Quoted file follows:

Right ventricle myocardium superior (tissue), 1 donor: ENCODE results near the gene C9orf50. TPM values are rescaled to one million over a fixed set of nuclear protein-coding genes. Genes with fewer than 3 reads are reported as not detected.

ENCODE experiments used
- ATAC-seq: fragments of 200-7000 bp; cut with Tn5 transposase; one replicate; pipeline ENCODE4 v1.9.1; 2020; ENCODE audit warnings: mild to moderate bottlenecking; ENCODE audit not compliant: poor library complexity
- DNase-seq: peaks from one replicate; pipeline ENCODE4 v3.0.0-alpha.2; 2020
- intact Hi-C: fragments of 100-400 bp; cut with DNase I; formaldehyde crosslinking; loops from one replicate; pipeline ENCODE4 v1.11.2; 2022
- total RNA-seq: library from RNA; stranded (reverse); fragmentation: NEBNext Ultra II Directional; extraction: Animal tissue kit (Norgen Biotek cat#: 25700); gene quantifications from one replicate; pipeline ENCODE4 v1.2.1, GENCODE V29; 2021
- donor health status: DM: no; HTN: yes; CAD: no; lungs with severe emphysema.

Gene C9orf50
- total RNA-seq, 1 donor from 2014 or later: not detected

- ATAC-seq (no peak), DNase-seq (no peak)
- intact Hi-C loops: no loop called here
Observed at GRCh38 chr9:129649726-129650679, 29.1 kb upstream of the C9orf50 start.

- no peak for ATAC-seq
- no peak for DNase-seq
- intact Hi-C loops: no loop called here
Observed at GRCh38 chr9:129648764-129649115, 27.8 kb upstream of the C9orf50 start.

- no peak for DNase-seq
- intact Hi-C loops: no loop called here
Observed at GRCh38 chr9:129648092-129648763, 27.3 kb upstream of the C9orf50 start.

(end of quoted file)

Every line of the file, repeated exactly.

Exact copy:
Right ventricle myocardium superior (tissue), 1 donor: ENCODE results near the gene C9orf50. TPM values are rescaled to one million over a fixed set of nuclear protein-coding genes. Genes with fewer than 3 reads are reported as not detected.

ENCODE experiments used
- ATAC-seq: fragments of 200-7000 bp; cut with Tn5 transposase; one replicate; pipeline ENCODE4 v1.9.1; 2020; ENCODE audit warnings: mild to moderate bottlenecking; ENCODE audit not compliant: poor library complexity
- DNase-seq: peaks from one replicate; pipeline ENCODE4 v3.0.0-alpha.2; 2020
- intact Hi-C: fragments of 100-400 bp; cut with DNase I; formaldehyde crosslinking; loops from one replicate; pipeline ENCODE4 v1.11.2; 2022
- total RNA-seq: library from RNA; stranded (reverse); fragmentation: NEBNext Ultra II Directional; extraction: Animal tissue kit (Norgen Biotek cat#: 25700); gene quantifications from one replicate; pipeline ENCODE4 v1.2.1, GENCODE V29; 2021
- donor health status: DM: no; HTN: yes; CAD: no; lungs with severe emphysema.

Gene C9orf50
- total RNA-seq, 1 donor from 2014 or later: not detected

- ATAC-seq (no peak), DNase-seq (no peak)
- intact Hi-C loops: no loop called here
Observed at GRCh38 chr9:129649726-129650679, 29.1 kb upstream of the C9orf50 start.

- no peak for ATAC-seq
- no peak for DNase-seq
- intact Hi-C loops: no loop called here
Observed at GRCh38 chr9:129648764-129649115, 27.8 kb upstream of the C9orf50 start.

- no peak for DNase-seq
- intact Hi-C loops: no loop called here
Observed at GRCh38 chr9:129648092-129648763, 27.3 kb upstream of the C9orf50 start.